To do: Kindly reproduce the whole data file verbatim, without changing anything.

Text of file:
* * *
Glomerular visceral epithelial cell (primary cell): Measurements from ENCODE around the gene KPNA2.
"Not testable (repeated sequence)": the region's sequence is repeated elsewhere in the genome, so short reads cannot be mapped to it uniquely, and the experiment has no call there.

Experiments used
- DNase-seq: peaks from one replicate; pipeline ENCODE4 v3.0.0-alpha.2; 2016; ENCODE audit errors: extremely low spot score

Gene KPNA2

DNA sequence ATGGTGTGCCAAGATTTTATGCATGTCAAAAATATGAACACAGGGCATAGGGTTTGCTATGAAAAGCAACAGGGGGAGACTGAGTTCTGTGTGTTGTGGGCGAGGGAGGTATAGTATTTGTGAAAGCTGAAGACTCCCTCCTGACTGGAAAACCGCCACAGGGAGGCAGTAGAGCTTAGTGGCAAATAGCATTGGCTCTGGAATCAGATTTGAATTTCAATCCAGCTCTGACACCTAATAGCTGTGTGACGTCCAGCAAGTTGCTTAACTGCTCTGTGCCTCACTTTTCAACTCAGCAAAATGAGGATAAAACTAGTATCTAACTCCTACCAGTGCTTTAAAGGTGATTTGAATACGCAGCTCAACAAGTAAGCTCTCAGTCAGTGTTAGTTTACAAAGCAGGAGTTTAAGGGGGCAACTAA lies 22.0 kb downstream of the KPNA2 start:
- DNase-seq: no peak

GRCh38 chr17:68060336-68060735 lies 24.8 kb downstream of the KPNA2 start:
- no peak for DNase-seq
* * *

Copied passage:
Glomerular visceral epithelial cell (primary cell): Measurements from ENCODE around the gene KPNA2.
"Not testable (repeated sequence)": the region's sequence is repeated elsewhere in the genome, so short reads cannot be mapped to it uniquely, and the experiment has no call there.

Experiments used
- DNase-seq: peaks from one replicate; pipeline ENCODE4 v3.0.0-alpha.2; 2016; ENCODE audit errors: extremely low spot score

Gene KPNA2

DNA sequence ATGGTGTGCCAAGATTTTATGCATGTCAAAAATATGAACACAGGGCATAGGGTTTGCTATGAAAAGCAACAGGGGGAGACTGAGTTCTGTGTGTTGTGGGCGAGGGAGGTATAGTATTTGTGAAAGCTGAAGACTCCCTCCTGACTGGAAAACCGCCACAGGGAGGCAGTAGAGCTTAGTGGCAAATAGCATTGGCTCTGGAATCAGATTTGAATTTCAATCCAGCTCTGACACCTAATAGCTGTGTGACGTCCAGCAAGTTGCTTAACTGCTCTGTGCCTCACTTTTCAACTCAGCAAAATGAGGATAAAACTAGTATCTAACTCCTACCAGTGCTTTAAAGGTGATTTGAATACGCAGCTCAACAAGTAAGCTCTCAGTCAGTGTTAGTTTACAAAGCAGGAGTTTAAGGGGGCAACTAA lies 22.0 kb downstream of the KPNA2 start:
- DNase-seq: no peak

GRCh38 chr17:68060336-68060735 lies 24.8 kb downstream of the KPNA2 start:
- no peak for DNase-seq